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Huge rise in Labour membership figures show Corbyn’s strength

For party funding researchers, the year after a general election can produce days of excitement akin to Christmas. If your idea of fun is rifling through the accounts of political parties and updating long pored over spreadsheets, it’s a thrilling time.

This year has been a vintage one, beginning as it did with news of Labour’s near £600 bill for chicken suits and continuing with the more serious story of Conservative election spending.

Now the yearly party accounts for 2015 have been released, shedding some light on one of the biggest questions in Britain this summer: is Labour thriving or disintegrating under the leadership of Jeremy Corbyn?

Signing up

Anyone with a passing interest in politics can tell you that Labour had an eventful 2015 (and 2016). In the 12 months since Corbyn was elected by a huge majority, buoyed by a flood of new members and supporters (who paid £3 to vote in the last leadership election), there has been almost constant arguing. The majority of his shadow cabinet resigned in the wake of the EU referendum and now a second leadership contest is underway.

But these latest accounts highlight the Corbyn effect. They show that Labour raised a whopping £9,532,000 in membership subscriptions in 2015 (compared to the Conservatives’ £823,000). Labour has long raised the most among the political parties, and subscriptions have been increasing steadily since 2010. But to put this in context, the party recorded raising £5,971,000 in the 2014 accounts – a significantly lower amount.

That’s even before the huge influx of members after the latest leadership election was announced.

Of course the figures can’t provide detail on why people have joined and whether they support or oppose Corbyn. But they help us understand the financial transformation of the Labour party. What is most noticeable from these figures is the vast rise in money raised through membership fees.

What little we know about the new members includes the fact that they don’t tend to get actively involved in campaigning for the Labour party. But we can see that they are certainly more than paying their way.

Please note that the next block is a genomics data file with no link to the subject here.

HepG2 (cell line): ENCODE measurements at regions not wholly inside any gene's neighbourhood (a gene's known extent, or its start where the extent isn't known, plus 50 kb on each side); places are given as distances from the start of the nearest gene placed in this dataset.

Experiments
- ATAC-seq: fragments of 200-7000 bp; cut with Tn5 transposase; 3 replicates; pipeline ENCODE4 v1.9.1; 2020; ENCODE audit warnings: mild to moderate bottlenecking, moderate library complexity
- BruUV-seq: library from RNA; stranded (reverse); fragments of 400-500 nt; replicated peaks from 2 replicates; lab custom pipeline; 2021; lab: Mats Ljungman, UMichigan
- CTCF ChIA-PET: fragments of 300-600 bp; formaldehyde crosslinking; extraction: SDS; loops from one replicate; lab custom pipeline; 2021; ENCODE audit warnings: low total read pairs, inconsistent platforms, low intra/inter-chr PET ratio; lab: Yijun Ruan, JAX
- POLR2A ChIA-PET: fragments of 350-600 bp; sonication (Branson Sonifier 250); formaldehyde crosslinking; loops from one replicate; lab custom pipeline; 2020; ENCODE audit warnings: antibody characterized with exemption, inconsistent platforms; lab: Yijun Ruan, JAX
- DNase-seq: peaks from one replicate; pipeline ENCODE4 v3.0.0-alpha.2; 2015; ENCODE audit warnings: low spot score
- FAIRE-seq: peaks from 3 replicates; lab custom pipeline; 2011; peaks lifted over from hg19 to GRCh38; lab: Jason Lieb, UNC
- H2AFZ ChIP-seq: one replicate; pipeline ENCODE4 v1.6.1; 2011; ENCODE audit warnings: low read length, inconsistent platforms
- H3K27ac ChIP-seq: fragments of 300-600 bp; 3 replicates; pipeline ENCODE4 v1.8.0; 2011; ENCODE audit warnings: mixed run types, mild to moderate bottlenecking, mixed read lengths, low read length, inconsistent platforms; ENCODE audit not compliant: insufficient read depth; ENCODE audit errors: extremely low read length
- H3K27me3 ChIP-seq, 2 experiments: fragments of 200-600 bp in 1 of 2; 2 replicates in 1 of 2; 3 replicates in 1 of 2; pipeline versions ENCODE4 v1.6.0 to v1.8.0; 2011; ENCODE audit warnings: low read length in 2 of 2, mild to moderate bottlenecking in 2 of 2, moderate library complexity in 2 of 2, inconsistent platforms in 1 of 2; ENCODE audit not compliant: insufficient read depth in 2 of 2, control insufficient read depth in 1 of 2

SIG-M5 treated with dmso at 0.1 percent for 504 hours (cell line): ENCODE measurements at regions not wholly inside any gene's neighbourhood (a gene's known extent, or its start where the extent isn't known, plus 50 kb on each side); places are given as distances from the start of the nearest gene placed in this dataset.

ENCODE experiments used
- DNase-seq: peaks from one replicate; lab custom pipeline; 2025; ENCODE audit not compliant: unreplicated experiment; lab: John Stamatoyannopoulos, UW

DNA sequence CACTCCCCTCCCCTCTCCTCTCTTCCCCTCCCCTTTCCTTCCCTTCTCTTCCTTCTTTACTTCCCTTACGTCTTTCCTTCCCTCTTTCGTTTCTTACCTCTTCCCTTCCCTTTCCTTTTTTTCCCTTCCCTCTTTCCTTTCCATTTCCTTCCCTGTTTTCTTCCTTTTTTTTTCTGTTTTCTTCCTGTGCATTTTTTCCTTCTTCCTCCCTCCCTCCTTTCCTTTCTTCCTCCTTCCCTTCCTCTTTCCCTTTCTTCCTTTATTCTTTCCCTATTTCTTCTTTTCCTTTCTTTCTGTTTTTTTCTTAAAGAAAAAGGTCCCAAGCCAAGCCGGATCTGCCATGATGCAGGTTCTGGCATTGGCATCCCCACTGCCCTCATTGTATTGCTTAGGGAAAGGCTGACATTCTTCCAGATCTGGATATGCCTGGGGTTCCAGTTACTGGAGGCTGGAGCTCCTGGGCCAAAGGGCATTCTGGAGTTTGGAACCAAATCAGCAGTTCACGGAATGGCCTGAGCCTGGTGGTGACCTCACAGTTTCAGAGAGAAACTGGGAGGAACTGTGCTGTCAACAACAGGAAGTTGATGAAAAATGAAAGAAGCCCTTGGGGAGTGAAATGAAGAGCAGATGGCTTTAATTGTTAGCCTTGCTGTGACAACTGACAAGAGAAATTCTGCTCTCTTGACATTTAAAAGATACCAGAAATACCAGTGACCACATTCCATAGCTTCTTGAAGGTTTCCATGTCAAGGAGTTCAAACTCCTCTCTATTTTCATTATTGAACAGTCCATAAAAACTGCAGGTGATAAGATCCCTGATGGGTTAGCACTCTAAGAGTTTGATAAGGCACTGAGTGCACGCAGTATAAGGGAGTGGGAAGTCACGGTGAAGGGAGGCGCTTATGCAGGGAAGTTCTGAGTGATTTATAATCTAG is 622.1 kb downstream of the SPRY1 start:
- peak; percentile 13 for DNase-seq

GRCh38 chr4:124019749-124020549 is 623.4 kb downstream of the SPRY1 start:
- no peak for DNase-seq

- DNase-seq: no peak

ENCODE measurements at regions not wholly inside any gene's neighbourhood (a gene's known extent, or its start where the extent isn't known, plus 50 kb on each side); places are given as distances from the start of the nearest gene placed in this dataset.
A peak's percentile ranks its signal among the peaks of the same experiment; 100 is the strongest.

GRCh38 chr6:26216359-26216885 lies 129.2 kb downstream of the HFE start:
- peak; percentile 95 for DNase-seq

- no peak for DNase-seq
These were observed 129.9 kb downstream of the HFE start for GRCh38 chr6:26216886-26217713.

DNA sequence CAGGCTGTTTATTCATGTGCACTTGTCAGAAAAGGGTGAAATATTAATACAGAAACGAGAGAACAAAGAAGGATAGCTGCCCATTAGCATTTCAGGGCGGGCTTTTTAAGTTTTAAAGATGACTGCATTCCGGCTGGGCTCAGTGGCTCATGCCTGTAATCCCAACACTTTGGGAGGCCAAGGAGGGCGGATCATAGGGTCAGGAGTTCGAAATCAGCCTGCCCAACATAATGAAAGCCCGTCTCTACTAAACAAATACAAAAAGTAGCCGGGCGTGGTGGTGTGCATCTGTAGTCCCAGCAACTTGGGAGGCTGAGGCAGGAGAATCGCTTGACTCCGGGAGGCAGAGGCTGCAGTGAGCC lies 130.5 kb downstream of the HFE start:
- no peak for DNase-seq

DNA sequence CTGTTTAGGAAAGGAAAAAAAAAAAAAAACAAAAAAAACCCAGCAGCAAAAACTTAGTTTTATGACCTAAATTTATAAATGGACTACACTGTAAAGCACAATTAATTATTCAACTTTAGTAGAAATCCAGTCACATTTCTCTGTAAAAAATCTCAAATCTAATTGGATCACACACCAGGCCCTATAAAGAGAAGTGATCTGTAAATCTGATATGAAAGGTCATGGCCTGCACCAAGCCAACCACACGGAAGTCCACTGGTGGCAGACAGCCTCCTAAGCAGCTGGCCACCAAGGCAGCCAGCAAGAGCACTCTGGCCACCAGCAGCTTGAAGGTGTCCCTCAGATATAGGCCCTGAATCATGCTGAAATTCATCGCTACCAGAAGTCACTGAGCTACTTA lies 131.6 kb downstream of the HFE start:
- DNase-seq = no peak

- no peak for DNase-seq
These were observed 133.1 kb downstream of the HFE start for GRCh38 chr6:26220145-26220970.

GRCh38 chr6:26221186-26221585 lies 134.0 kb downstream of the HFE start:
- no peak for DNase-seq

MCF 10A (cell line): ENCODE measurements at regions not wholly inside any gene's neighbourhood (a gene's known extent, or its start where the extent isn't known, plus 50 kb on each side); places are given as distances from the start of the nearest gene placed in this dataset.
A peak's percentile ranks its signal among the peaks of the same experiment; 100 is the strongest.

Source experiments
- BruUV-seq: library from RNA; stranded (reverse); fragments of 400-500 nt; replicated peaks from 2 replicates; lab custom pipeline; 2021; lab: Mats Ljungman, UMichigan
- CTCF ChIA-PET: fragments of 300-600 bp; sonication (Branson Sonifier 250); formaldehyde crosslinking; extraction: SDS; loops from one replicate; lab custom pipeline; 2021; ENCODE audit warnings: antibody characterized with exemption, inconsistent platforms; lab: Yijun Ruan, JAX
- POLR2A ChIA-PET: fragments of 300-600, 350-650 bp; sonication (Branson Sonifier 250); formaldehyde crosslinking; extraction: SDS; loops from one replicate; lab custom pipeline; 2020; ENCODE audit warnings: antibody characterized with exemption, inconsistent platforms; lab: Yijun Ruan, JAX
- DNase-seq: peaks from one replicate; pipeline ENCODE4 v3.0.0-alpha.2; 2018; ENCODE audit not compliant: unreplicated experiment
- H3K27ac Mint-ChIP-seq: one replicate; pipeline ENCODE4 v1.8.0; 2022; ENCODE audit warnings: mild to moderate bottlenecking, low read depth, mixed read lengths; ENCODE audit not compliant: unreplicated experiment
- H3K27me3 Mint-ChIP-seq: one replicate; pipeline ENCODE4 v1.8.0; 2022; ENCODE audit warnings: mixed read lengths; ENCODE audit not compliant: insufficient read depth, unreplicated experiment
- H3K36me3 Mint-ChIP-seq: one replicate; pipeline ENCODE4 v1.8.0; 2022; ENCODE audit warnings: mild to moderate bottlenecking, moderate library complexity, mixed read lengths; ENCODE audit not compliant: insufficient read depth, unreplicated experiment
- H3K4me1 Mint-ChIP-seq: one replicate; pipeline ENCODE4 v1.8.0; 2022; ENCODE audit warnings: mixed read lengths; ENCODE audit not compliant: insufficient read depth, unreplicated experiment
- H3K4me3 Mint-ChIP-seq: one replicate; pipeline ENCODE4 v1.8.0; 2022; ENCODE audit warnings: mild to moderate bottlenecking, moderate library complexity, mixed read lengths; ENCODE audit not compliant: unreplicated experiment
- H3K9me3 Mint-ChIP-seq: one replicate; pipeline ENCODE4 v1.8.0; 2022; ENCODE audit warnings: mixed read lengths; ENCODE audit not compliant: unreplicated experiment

The accounts also show that donations to the Labour party continued to rise in 2015, leaving it in a good financial position. However, it’s too soon to put paid to fears that donations would drop off under Corbyn. Most of this money will have been raised pre-Corbyn for the general election. Labour party income also tends to rise and fall with the general election cycle. We should be wary of reading too much into donation patterns in the short term.

Corbyn attends a climate change rally in November 2015. Matthew Kirby, CC BY-NC-SA

That said, even if donations do drop off now, Corbyn (and his accountants) might take comfort in the fact that some of this shortfall can be made up by the membership fees of burgeoning Labour rank and file. Though it should be noted that these impressive figures still only account for about 18% of Labour’s total 2015 income.

A changing party

These accounts are also a representation of what we might understand as the tension between old Labour members and new Labour members. Membership dues have nearly doubled and the likelihood is that the 2016 accounts will show a further rise. These figures are a further confirmation that we are, to all intents and purposes, looking at a new Labour party. With all the challenges that this presents organisationally.

It’s worth noting that although the Conservatives outspent the Labour party at the general election, the figures show that Labour continued its streak (from 2010 onwards) of raising – and spending – more money for the financial year overall (£51,153,000 to £41,887,000). Further evidence that simply having money isn’t everything, it’s what you do with it that counts.

Corbyn often looks at his strongest when he is addressing party members, and he in turn seems to energise them. As these figures show – they certainly repay the favour.

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